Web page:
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Is there such a creepy crawling insect that burrows deep into your ear and lays eggs in your brain? This is what has been said about the earwig time over, but fortunately, it is just a myth. In fact, many myths follow the earwig, most of them having to do with the creepy crawler getting into your head and lying eggs.

This is likely because there are all kinds of stories attached to the species. In differing cultures and countries, the name represents some explanation of this myth. When all said and done, this is just likely a tactic old-timers used to explain where the insect’s classification came from. While there are a lot of myths regarding this intimidating insect, it certainly would not be a pleasure to have them in and around the property.

Especially not when you consider that their presence could mean other underlying problems. Whatever the situation, these are all problems we can help you and your family tackle. All you must do is get our office on the phone and we’ll get someone out to the property immediately.

What Are Earwigs

For those new to the pest, an earwig is a dark-colored insect that can oftentimes be found in moist soils and vegetation in gardens, woodlands, and a variety of other similar forested areas. In terms of physicality, they are virtually harmless. They are oftentimes considered nothing more than a nuisance despite having pincers. This small flat-looking insect can range in color from brown to solid black. There are many species that do have wings but are unable to accomplish flight. Most species only measure 7 to 50 millimeters long, but one specific giant species can reach nearly 3 inches. Don’t worry because they are rare and won’t likely be found hanging out in your backyard.

Identifying The Earwig

Identifying the earwig won’t be hard. It won’t even be that difficult to differentiate the males from the females, as both have pincers, but the males are more pronounced. The standard male has a black or brown coat, depending on the species, and curved pincers on their hind parts. This member of the species can have wings. Females, on the other hand, possess straight pincers on their hind parts, but appear in the same similar brown and black coloring, depending on the species. Some of these do have wings but are considered extremely rare.

The nymphs or younger members of the species will appear white almost clear. They’re going to look almost exactly like their counterparts but near translucent.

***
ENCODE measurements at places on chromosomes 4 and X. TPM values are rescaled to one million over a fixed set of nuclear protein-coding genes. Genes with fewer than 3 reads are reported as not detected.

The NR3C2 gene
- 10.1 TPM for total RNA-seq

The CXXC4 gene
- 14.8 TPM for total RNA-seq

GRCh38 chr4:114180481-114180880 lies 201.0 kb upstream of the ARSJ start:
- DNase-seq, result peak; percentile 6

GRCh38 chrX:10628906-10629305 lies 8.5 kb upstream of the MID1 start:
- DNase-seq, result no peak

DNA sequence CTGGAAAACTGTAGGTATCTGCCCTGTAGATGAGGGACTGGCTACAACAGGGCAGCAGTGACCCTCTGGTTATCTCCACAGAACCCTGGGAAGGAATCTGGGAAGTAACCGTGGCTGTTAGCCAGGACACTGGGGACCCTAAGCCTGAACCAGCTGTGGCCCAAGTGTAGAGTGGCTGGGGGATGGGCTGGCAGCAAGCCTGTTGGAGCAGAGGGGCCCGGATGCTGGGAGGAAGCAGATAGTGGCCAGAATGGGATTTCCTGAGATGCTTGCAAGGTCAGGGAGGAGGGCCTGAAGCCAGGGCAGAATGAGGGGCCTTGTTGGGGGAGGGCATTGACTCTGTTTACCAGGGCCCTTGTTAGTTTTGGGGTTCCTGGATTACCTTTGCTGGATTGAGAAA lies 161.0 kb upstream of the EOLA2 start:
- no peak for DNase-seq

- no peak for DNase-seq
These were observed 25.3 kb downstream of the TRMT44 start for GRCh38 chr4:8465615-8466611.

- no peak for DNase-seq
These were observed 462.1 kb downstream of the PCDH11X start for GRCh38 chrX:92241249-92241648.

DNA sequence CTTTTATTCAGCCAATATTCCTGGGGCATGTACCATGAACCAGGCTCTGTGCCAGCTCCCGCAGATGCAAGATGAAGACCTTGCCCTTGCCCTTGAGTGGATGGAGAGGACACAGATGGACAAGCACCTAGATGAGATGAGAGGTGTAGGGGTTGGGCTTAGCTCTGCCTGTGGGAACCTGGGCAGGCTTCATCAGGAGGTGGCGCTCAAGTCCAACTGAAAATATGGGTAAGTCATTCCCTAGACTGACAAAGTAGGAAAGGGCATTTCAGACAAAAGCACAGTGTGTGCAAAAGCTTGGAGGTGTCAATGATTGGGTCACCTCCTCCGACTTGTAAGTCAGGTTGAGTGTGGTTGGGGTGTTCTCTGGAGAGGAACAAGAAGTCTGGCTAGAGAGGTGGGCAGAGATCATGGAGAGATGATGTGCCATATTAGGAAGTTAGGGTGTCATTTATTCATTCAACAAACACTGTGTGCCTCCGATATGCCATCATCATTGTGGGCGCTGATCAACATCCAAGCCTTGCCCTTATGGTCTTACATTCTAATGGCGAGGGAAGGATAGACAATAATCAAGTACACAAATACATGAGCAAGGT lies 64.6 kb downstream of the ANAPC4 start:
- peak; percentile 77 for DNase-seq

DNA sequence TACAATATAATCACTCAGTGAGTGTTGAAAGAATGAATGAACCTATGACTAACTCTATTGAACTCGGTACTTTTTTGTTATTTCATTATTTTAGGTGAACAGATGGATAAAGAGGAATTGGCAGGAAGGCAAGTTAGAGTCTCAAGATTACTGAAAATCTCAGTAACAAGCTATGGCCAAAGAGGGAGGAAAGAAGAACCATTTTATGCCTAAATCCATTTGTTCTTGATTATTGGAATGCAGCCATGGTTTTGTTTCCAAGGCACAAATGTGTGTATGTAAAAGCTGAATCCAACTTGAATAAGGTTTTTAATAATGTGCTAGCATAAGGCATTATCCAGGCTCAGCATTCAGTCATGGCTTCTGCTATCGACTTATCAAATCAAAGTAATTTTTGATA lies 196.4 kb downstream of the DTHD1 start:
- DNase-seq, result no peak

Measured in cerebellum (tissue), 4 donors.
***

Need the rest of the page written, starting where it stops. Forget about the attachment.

The Potential For Damage

While it is difficult to say there is anything good about an earwig infestation, at least you do not have to worry about being physically harmed. Yes, the bugs can pinch with their pincers, but they mainly only use the features for mating rituals, hunting, and defense. When it comes to damage, the main type of damage the pose is plant or vegetation damage. This being said, they can wreak havoc on your most delicate breeds of houseplants, fruits, vegetables, and ornamental plants.

Luckily, they do not consume wood or bore into the material. These creepy crawlers usually leave behind cup-shaped bite marks on mature plants or young seedlings. The bite markings are usually anywhere from 3 to 11 millimeters wide. Because of their ability to feed on dead and decaying organic matter, you might want to leave these creepy crawlers alone if you find them in the compost. They could be useful.

An Attraction For High Moisturized Areas

As was mentioned earlier, the presence of earwigs in the home could be an indication of underlying problems. Earwigs are normally attracted to areas with high humidity. While kitchens, spas, mudrooms, and bathrooms do normally have high humidity, it could also be an indication of an underlying moisture problem. Leaky pipes or standing water create high humidity. Luckily, these are problems that can be cleared with a humidifier. Just keep in mind, some situations might require the assistance of a professional plumber.

Regardless, we are here to help. We work with a handful of plumbers regularly. We can provide you with a reference if needed. Whether you have questions, need a reference, or just want to speak with someone about pest management, give our local office a call. We’ll get someone out to the property.

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Occasional Invader & Earwig